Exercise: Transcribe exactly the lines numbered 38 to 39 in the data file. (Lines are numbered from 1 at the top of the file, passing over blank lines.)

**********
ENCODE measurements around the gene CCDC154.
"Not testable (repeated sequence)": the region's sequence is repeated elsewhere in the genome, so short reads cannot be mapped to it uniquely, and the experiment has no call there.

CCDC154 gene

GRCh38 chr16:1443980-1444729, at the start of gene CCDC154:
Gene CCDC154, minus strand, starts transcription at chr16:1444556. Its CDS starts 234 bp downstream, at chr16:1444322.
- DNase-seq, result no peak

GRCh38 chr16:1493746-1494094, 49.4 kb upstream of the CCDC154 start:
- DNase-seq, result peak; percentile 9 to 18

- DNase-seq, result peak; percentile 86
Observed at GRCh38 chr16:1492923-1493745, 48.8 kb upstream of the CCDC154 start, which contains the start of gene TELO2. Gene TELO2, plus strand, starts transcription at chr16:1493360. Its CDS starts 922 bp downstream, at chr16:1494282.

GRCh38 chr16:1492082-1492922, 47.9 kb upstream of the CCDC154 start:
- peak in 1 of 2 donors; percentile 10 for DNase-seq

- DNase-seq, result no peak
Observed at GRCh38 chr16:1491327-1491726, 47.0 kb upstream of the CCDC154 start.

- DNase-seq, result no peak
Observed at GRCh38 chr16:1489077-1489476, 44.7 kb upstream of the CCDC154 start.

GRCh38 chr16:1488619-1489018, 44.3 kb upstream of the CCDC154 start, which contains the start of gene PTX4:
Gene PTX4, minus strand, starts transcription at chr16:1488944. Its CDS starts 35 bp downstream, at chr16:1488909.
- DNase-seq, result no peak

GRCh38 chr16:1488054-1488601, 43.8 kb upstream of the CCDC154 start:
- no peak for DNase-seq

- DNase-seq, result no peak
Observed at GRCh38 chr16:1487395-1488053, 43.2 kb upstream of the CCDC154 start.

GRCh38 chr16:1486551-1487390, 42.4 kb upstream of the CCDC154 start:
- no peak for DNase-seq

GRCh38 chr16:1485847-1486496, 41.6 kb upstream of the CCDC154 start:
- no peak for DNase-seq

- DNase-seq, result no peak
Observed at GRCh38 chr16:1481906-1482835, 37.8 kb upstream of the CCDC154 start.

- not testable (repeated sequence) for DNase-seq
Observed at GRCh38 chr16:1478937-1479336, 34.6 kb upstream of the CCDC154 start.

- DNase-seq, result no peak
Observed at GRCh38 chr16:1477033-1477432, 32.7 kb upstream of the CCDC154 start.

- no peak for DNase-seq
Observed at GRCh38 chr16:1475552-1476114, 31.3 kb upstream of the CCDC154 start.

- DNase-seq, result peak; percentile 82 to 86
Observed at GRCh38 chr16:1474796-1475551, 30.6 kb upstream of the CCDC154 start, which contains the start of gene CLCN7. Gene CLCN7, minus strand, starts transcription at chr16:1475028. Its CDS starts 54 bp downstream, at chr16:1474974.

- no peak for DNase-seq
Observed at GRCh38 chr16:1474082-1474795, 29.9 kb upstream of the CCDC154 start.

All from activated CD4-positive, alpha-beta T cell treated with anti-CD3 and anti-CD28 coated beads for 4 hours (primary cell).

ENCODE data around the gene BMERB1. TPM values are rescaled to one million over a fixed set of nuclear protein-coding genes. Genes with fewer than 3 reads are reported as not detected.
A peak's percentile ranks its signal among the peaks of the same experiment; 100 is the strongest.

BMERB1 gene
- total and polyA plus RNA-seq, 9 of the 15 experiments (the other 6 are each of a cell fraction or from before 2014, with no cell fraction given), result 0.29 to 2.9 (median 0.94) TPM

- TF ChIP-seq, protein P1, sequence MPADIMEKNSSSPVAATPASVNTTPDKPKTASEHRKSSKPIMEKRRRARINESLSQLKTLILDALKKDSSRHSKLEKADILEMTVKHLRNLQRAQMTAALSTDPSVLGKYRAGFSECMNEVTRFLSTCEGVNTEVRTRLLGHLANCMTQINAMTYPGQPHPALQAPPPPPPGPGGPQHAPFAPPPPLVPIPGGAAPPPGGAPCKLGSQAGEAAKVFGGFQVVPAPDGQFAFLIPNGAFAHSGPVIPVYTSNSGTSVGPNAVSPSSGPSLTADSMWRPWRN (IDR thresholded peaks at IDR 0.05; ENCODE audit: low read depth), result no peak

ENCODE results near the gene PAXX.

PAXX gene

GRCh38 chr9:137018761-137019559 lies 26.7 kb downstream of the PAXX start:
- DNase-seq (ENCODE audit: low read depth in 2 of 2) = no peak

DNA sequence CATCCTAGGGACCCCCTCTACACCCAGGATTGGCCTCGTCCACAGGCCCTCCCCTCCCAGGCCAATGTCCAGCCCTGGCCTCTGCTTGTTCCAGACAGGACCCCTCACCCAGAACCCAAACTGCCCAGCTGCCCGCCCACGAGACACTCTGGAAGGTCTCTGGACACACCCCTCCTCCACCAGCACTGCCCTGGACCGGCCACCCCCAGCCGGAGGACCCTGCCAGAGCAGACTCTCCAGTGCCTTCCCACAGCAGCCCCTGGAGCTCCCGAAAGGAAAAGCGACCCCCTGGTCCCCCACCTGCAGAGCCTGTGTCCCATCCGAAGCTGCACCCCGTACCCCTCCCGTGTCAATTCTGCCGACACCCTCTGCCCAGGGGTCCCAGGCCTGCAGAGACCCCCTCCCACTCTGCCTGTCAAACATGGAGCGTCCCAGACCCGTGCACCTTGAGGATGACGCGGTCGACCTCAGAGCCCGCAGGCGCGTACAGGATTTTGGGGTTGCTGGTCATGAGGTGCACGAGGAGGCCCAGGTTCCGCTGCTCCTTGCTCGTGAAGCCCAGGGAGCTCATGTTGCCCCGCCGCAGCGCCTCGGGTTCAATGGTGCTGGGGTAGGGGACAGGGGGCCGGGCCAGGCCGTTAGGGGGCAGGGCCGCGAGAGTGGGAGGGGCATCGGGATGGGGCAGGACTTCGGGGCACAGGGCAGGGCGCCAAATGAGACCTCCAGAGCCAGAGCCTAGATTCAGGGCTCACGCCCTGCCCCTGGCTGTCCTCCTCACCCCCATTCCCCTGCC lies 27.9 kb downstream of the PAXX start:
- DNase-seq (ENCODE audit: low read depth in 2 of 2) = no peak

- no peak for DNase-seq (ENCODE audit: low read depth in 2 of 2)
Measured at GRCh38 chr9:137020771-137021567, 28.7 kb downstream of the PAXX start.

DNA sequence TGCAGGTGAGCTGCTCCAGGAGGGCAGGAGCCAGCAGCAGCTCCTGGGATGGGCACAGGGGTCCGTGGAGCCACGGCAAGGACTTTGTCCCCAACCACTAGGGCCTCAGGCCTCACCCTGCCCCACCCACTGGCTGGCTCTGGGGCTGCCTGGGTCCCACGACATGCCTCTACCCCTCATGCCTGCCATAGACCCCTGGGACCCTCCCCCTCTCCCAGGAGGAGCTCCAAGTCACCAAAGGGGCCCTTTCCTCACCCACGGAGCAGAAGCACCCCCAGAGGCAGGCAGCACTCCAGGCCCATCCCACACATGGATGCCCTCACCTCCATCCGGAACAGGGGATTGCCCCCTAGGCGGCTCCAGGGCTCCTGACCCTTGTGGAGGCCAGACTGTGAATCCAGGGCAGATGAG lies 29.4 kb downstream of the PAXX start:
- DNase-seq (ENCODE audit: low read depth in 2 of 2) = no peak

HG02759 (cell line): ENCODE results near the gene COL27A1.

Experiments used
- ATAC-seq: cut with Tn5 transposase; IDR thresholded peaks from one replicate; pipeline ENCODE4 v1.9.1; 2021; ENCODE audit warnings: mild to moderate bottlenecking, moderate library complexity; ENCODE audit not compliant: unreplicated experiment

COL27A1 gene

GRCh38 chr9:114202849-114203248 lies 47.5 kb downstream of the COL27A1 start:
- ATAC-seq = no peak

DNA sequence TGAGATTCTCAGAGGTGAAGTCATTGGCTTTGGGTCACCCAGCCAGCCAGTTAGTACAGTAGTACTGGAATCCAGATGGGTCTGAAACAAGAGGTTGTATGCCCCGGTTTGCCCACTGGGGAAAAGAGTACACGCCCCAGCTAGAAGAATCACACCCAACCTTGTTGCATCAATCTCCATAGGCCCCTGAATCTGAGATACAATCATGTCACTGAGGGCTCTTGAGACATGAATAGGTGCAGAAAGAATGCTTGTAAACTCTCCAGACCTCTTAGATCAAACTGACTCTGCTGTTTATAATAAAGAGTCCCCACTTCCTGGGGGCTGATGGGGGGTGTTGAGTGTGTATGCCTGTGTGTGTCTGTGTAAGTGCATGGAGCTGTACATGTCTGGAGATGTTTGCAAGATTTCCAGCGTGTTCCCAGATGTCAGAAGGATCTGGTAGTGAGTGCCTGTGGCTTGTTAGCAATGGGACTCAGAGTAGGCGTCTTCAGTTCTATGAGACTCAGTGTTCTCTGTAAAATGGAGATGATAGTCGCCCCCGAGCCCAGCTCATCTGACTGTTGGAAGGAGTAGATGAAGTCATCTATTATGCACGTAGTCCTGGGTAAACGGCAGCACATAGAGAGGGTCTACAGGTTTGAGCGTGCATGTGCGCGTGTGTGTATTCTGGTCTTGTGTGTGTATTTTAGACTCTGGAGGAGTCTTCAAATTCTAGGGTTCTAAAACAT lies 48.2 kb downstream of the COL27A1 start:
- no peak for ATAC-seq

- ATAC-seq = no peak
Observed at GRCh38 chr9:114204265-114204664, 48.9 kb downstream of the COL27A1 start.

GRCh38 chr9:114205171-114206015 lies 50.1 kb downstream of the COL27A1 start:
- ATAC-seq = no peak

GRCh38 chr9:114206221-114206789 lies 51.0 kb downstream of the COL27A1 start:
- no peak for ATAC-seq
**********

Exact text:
- no peak for DNase-seq
Observed at GRCh38 chr16:1474082-1474795, 29.9 kb upstream of the CCDC154 start.